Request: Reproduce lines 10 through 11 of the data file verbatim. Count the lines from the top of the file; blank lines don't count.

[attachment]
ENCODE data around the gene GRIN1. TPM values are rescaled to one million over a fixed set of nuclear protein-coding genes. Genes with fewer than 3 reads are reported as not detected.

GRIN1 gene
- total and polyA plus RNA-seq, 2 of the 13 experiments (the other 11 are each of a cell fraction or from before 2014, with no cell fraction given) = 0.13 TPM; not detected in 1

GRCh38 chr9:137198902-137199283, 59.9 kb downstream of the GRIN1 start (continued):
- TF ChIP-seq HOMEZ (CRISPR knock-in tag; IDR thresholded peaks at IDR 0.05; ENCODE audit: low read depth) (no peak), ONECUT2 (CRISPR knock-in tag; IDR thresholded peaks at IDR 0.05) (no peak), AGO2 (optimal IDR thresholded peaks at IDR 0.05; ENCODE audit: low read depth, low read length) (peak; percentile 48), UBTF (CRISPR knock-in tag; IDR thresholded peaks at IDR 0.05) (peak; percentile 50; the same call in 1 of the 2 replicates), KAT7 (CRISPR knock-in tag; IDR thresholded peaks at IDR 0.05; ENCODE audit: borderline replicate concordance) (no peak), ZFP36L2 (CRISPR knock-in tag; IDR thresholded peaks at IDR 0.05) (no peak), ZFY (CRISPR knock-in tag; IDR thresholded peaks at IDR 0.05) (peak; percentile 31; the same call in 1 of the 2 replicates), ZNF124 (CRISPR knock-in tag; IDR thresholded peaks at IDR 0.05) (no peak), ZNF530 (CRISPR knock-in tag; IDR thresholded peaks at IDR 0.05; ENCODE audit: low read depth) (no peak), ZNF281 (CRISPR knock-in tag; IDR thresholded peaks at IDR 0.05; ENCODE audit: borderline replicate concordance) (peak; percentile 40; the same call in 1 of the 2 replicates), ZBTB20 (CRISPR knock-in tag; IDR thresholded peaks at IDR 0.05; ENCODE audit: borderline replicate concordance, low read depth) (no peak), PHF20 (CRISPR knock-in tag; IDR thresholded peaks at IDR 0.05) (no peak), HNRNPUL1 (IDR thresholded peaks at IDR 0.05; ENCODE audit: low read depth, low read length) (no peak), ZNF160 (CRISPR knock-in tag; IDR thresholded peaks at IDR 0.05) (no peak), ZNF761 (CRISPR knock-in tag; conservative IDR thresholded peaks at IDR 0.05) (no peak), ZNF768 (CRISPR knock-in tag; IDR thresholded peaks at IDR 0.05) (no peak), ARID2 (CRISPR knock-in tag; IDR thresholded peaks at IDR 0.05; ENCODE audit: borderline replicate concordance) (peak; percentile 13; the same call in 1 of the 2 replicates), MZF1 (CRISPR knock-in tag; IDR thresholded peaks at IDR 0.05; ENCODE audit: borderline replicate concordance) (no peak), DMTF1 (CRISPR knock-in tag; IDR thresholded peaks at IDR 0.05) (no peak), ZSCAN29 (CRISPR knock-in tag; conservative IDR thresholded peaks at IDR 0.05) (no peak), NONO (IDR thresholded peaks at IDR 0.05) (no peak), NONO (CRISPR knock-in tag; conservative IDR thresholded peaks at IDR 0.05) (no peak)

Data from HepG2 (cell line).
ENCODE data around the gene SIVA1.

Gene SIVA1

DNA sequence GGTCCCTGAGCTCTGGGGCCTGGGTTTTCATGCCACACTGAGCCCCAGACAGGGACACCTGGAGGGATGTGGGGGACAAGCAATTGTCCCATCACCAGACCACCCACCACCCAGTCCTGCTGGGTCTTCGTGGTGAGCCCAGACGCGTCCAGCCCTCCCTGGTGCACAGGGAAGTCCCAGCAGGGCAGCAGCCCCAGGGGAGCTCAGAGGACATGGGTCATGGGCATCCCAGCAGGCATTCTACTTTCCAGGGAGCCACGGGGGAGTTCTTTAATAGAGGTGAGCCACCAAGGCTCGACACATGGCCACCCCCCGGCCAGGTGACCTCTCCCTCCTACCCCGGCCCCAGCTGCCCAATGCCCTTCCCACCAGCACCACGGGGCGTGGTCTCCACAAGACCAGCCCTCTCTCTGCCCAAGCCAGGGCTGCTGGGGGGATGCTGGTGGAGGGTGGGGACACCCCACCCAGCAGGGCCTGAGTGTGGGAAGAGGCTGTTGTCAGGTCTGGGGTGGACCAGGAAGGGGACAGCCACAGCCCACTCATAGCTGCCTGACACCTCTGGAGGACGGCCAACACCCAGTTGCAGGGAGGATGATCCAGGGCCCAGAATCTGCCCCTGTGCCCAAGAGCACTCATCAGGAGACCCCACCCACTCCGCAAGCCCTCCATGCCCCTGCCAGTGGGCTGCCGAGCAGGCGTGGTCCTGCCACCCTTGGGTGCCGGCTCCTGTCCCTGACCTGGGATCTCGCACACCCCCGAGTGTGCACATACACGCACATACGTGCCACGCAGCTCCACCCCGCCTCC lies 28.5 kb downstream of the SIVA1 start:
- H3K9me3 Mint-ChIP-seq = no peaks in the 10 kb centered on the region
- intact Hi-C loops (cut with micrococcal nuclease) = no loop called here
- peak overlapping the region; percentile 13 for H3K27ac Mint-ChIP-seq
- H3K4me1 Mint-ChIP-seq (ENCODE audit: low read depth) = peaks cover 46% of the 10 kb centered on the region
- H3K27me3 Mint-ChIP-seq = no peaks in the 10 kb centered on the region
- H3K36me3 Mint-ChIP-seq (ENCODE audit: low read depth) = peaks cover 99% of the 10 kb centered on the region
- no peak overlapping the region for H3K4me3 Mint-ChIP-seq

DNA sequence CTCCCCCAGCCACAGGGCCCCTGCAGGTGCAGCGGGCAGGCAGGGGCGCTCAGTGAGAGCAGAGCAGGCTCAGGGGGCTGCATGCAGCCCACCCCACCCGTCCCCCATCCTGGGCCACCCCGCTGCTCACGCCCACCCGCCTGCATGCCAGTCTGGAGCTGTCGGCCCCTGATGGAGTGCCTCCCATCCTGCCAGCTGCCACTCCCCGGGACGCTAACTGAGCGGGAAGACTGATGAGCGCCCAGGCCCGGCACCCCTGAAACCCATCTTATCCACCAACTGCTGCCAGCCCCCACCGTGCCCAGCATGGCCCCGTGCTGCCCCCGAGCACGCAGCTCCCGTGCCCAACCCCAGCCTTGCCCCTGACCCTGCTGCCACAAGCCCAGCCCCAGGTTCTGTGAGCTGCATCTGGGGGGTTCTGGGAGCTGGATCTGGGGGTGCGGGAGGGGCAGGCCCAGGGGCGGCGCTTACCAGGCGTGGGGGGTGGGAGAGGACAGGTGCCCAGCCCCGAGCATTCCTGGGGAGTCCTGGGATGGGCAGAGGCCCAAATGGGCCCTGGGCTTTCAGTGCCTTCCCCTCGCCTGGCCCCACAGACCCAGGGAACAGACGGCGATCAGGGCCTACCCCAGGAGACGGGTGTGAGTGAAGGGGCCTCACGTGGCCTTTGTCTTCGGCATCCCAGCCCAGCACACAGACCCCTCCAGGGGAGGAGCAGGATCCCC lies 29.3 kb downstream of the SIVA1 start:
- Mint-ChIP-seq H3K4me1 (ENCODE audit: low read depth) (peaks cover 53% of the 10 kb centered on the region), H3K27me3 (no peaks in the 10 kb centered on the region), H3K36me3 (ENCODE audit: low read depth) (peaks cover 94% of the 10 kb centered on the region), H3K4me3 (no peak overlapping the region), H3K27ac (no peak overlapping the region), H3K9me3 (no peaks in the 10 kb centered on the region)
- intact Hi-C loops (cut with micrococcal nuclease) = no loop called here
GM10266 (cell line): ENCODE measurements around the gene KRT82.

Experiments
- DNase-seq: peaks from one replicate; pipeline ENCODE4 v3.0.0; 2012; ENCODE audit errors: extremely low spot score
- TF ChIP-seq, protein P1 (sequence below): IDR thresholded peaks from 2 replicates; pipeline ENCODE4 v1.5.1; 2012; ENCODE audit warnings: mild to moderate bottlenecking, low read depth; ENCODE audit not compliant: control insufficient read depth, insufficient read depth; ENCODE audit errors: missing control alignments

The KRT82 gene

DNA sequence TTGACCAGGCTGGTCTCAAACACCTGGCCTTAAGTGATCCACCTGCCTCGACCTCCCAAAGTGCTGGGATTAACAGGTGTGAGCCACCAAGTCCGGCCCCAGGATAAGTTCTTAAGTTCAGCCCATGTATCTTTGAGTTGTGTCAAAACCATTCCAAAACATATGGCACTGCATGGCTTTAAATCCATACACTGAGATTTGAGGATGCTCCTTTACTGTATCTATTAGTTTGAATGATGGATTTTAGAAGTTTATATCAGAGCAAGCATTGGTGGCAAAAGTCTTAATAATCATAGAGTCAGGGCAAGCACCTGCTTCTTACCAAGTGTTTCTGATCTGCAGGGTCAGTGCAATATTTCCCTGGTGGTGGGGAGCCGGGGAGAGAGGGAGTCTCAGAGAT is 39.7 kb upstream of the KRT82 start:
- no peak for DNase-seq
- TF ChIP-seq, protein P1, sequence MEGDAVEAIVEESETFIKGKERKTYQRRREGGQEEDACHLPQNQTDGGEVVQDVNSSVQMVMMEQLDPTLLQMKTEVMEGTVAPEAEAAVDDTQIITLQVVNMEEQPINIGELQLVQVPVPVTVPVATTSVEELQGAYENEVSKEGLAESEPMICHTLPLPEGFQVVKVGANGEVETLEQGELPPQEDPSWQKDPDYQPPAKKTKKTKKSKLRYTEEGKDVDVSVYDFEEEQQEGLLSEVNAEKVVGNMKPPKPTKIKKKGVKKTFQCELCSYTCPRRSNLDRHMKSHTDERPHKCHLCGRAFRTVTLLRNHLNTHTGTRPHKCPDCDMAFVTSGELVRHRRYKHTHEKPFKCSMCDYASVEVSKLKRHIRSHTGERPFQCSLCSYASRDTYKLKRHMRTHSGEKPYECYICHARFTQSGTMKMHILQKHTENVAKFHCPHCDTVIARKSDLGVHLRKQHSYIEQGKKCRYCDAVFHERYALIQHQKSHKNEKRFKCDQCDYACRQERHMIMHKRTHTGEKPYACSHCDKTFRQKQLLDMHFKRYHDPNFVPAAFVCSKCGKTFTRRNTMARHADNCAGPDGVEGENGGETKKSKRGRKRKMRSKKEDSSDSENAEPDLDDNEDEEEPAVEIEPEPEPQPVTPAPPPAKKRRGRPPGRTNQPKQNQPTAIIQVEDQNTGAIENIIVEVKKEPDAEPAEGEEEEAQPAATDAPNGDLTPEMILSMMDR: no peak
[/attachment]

- H3K9me3 Mint-ChIP-seq = no peaks in the 10 kb centered on the region
- intact Hi-C loops (cut with micrococcal nuclease) = no loop called here